More Wall pieces

4 12 2010


Screen printed Wall pieces by Eric Beaulieu (Left), Triina Linde, Alison Barrett, Kaitlyn Frolek, Dani Kohorst (Right)

A Rhapsody of Ravens (my title)

4 12 2010

Casey's wall piece

Case Koyczan's wall piece


I gave my third year screenprinting class an assignment to print on a 9×6’section of wall in one of the hallways at TRU. Casey combined an image painted on canvas with screened images that were wheat-pasted onto the wall. The ravens were converted into a continuous tone using Rasterbator. The lower part of the figure is painted onto the wall. The figure is slightly under life size. Great work Casey!

Screenprinting tips from Intro to Screen students

1 12 2010

Tips for screenprinting from the VISA 251 Intro to Screenprinting Class

  • Take the time to ensure that your registration tabs are perfect at the beginning
  • Don’t use thick ink
  • Double check that your positives are facing the correct way before exposing your screen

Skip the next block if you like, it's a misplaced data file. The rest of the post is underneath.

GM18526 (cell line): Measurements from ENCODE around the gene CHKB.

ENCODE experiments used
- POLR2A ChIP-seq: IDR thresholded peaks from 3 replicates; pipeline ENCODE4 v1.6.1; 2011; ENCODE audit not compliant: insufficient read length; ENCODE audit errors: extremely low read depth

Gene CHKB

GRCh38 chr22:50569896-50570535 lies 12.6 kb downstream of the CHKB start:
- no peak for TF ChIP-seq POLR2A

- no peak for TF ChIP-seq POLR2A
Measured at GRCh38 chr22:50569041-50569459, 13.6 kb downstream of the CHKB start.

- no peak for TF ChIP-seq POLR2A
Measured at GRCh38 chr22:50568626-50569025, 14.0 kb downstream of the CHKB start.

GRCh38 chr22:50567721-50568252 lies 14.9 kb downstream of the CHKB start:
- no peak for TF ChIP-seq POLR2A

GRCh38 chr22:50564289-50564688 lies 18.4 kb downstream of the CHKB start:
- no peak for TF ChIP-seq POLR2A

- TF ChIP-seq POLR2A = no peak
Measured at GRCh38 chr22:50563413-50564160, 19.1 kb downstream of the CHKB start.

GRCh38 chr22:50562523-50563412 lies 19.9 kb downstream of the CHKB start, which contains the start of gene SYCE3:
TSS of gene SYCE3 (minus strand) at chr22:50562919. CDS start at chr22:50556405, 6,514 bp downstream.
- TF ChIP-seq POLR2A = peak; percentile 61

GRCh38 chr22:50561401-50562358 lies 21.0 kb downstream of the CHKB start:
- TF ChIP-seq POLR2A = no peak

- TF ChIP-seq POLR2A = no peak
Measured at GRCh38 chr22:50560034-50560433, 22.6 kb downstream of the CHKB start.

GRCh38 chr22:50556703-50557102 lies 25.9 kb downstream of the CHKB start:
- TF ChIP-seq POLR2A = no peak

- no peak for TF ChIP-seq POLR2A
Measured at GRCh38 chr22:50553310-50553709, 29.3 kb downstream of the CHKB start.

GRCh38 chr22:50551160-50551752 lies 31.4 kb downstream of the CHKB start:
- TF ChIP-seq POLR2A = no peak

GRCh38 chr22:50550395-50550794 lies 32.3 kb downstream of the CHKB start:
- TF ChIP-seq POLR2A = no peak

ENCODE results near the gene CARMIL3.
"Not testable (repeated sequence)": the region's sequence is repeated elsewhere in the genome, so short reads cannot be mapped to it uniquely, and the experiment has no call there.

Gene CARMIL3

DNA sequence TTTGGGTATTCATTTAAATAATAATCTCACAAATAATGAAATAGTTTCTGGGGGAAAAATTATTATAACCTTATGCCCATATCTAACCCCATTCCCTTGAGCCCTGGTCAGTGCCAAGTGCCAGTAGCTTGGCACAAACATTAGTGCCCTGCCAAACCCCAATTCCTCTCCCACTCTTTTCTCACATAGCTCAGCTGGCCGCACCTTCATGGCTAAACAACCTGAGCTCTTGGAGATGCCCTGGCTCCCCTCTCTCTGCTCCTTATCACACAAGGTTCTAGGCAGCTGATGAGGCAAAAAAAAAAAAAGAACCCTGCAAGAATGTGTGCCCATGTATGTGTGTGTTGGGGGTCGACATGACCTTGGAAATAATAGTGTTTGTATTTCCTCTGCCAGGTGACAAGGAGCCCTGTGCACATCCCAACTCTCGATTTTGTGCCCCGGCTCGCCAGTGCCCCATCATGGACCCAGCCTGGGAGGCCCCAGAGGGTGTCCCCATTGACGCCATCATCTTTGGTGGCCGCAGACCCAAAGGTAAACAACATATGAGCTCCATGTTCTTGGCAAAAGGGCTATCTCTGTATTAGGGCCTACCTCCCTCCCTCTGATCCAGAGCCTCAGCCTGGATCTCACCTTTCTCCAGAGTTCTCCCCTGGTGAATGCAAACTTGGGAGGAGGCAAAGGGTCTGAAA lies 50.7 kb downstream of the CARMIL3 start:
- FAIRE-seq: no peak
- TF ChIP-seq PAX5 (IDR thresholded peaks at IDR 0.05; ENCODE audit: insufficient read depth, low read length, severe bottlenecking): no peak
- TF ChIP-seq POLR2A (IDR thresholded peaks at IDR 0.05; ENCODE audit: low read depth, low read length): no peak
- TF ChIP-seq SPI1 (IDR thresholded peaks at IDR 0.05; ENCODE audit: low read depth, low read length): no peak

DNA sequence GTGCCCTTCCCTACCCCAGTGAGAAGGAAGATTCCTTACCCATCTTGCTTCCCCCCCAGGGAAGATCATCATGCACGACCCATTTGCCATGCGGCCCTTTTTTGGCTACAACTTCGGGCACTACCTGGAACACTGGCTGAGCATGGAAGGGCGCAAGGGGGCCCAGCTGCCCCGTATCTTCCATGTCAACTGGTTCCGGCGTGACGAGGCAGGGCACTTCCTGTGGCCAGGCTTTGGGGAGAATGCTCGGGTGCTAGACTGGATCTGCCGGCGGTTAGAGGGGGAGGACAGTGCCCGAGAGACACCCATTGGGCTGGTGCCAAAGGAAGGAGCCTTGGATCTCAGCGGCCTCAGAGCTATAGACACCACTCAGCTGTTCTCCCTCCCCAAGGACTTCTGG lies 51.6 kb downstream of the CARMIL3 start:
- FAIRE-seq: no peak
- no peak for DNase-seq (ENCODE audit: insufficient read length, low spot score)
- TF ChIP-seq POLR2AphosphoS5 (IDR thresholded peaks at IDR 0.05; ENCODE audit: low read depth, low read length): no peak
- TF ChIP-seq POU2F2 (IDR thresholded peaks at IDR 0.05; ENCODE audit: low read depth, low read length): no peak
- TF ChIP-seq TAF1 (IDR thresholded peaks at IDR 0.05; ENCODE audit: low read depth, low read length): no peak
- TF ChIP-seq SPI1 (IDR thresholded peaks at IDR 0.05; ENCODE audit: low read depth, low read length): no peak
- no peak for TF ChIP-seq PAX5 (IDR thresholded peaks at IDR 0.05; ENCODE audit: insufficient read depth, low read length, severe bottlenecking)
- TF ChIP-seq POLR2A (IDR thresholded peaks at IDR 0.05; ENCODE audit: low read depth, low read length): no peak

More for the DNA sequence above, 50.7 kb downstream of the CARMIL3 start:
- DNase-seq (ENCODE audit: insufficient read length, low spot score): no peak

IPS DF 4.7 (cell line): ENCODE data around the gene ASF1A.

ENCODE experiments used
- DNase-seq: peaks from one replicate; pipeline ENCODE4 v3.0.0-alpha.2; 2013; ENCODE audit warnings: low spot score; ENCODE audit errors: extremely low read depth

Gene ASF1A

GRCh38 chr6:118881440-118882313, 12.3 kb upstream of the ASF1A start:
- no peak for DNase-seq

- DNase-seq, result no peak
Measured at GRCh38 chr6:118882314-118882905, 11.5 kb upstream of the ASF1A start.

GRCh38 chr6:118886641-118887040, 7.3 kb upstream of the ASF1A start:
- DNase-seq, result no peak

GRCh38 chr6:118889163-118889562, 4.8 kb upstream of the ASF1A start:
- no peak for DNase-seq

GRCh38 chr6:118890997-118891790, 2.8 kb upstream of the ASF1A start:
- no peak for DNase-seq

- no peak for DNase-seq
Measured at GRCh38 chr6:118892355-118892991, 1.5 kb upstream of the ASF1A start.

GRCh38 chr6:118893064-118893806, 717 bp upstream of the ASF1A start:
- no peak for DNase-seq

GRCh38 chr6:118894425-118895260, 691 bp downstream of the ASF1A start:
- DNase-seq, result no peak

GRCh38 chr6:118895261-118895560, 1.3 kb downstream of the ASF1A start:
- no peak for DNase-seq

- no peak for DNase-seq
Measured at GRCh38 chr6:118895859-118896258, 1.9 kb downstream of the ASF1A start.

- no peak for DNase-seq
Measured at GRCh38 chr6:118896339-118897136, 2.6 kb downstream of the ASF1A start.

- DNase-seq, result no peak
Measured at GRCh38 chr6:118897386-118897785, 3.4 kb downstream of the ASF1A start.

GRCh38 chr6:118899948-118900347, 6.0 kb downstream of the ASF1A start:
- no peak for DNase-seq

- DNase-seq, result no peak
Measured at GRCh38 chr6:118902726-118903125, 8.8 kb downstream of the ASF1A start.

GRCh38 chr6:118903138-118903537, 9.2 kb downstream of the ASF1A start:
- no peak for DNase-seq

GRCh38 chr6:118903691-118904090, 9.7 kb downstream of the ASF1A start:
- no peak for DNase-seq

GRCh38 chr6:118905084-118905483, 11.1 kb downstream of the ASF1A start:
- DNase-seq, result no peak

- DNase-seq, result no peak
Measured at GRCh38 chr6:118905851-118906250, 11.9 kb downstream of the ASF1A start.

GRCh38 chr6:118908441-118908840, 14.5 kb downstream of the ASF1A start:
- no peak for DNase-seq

• Make sure how much ink you need for the print—try not to mix too much or too little
  • Do not let your ink dry in your screen
  • Use the techniques you are taught—trapping will make sure there are no gaps at the end to make a nicer print
  • Know your techniques and materials—try everything once (screenprinting techniques only) and experiment with how the techniques work. You will find they work better in different situations
  • A well detailed plan is a must.
  • Be conscious that other people also work in the studio.  Act accordingly.
  • Don’t rely on your arms’ brute strength when pulling squeegees, use the weight of your upper body and maintain a stable stance
  • Remember to use a flood coat so the ink does not dry in the screen
  • If you keep yourself organized and clean up, it helps. Always have what you need handy and CLEAN AS YOU GO
  • Double check your registration before printing on good paper, it helps to have a bunch (how much is a bunch) of Mayfair paper that you can practice on to get it right